Plastic joists are usually made from recycled plastic, that is melted down and poured into moulds to form a joist. Plastic subframes are one of the weakest options and will need to be supported and braced with noggins very often. However, plastic joists are very durable and will not rot, retaining their original strength for around 10-15 years. Like composite and wood, they will also expand and contract around 5-10mm over a 3m length. There are different thicknesses available, which will affect the strength. Again, as with wood, the thicker the stronger.
Point #2 – Installation Speed
The instal speed is an important factor when deciding what the best subframe material is for you. You will want to think about whether you will as a professional to help, or if this is a project that you want to work on yourself and save money.
As discussed earlier, wooden subframes are very common and have been used for a very long time. The actual install of a wooden subframe is very quick. A 30sqm area may take around 2 days to instal if you committed a large amount of your time to it. This is because it is a familiar material and tools are readily available for the job.
Aluminium subframes are made of a much stronger material than wood. This means that installation is slightly different. Instead of just screwing wherever suits, aluminium joists have either brackets or designated locations where the joists are fixed together using a self-tapping screw. These are easy to use but will potentially take slightly longer to instal. We would expect a 30sqm area to take around 2.5 days to install, again this would need you to dedicate a good amount of time to the project. This is because screwing brackets can take longer than placing a screw wherever suits, like wooden decking.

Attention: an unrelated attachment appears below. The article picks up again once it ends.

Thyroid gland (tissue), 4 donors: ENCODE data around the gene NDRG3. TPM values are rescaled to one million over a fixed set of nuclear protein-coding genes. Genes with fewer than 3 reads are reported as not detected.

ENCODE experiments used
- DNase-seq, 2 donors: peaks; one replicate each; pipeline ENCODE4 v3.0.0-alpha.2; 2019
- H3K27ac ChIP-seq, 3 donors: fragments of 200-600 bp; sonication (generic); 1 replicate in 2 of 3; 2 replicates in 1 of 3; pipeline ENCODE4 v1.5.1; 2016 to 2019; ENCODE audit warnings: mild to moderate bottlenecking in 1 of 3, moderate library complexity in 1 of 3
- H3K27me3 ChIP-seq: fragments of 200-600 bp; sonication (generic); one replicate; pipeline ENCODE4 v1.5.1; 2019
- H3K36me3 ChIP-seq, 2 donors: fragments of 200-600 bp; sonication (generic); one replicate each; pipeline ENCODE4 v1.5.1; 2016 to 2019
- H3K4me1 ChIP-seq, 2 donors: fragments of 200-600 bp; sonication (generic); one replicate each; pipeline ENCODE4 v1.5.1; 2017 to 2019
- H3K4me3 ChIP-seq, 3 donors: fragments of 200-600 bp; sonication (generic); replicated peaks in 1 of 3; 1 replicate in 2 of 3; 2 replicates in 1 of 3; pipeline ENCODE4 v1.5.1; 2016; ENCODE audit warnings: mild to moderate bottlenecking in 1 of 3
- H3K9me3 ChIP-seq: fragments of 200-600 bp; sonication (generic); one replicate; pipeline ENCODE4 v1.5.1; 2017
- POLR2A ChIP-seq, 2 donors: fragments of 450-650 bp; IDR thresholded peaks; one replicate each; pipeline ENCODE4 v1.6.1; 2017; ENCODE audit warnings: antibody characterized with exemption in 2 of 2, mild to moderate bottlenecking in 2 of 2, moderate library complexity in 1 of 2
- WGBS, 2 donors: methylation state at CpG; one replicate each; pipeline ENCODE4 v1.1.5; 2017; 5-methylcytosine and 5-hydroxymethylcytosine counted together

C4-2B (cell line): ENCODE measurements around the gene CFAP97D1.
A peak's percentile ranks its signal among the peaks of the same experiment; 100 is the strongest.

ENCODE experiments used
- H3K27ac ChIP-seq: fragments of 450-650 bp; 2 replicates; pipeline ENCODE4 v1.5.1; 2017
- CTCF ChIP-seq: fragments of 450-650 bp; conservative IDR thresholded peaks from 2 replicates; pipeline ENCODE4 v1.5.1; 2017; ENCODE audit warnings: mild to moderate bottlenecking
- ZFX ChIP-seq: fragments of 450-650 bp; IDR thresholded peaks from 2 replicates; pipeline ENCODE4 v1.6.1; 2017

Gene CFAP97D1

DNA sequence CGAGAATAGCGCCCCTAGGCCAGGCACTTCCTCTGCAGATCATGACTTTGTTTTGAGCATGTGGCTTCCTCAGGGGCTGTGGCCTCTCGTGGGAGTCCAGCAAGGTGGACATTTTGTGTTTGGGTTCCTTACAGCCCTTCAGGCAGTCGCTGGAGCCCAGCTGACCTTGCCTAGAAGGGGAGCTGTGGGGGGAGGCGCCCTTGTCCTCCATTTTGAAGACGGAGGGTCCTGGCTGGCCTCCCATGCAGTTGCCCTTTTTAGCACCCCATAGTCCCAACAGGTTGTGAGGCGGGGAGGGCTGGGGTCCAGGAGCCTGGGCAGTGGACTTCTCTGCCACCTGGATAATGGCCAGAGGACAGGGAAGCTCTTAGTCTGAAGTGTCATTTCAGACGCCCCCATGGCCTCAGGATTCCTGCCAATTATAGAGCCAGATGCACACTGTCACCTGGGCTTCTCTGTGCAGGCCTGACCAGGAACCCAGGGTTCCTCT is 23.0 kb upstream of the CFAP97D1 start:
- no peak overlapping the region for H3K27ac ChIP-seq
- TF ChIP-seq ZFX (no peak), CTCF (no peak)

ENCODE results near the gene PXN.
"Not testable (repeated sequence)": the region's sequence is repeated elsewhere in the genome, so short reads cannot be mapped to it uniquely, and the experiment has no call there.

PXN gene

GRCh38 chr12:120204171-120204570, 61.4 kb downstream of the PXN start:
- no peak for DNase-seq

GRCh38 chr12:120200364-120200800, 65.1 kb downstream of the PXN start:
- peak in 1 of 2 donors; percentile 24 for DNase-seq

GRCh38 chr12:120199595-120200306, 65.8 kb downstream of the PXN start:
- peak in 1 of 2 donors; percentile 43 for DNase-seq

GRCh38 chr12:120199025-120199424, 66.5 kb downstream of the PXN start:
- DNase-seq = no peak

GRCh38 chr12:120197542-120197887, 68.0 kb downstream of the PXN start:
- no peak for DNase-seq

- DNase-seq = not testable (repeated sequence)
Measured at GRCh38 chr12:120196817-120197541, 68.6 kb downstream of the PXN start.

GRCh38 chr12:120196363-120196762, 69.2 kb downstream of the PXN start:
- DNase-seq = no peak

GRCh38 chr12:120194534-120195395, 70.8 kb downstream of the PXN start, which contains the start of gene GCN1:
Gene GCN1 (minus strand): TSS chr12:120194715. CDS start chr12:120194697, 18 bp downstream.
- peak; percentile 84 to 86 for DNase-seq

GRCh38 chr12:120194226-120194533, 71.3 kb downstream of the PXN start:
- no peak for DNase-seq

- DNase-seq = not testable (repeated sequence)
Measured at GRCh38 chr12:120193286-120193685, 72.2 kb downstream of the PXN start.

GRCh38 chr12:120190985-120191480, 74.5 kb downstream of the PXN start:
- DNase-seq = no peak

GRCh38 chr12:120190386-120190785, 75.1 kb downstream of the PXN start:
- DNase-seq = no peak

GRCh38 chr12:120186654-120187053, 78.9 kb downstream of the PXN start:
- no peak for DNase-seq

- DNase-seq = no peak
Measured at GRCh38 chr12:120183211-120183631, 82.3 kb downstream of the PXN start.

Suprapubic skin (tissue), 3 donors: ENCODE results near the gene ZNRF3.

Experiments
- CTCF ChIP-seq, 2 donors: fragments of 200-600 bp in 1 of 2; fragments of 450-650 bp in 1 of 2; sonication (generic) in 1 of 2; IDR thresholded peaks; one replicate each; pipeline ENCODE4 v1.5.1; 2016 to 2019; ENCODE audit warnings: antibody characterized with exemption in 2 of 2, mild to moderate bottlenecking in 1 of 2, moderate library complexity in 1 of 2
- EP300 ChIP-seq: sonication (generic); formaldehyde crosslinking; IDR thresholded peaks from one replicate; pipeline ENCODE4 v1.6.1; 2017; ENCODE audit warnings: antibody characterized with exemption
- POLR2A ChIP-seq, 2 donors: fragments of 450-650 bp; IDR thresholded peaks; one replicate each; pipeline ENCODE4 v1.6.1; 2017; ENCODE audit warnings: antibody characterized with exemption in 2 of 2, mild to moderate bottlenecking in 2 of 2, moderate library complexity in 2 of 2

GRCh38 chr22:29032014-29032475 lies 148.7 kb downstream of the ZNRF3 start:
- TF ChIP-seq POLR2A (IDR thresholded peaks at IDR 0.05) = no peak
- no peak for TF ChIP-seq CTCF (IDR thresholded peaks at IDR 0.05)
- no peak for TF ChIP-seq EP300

Composite subframes are like aluminium to instal. You will need brackets wherever you want to join one joist to the other. As it is a soft material, screwing can be simpler than with aluminium, acting similarly to wood. It takes a similar amount of time to instal as an aluminium subframe would – around 2.5 days for a 30sqm area.
Plastic subframes are installed very similarly to wooden. They both have similar properties and can be installed with standard woodscrews. The difference is that plastic joists are slightly weaker so will need more support on the underside of the joists. This means that installing a plastic subframe for a 30sqm area would usually take around 2-2.5 days.
Point #3 - Cost
Cost is a significant factor and probably at the forefront of your decision making when deciding what subframe would be best for your decking area. Everyone will have various budgets, sizes and requirements for their deck areas.
With any of the materials discussed, the larger the deck area, the more materials required and this usually also pushes up the cost, so we ask you to bear this in mind.
Wooden joists are very readily available from most DIY shops, meaning the cost of this material is relatively low. It costs around £7.50 per linear meter for a structural wooden joist. A simple 30sqm deck area would use around 130 linear meters of joist, meaning it would cost around £1000 for the subframe materials (excluding supports).
Aluminium is a more durable material and slightly harder to purchase from regular DIY shops, meaning it is more expensive. It can cost around £12 per linear meter for a high strength aluminium joist, however as it won’t warp like timber, it does not require noggins so less material is required. A simple 30sqm deck area would use around 110 linear meters of joist, meaning it would cost around £1500 for the subframe materials including fixings. This also excludes the supports.
As composite joists are comparatively weak, meaning they have the lowest price per linear meter. Composite joists cost around £5 per linear meter. As with timber, noggins are required to ensure that it does not bow or warp. A simple 30sqm deck would use around 130 linear meters of joist, meaning it would cost around £850 including fixings for the subframe materials. This excludes any supports, which is where the cost would increase because of the quantity of them required.
Plastic joists have similar properties to wood but are much more expensive. They cost around £13 per linear meter. A simple 30sqm deck area uses around 130lm so would cost around £1800 including fixings and excluding supports.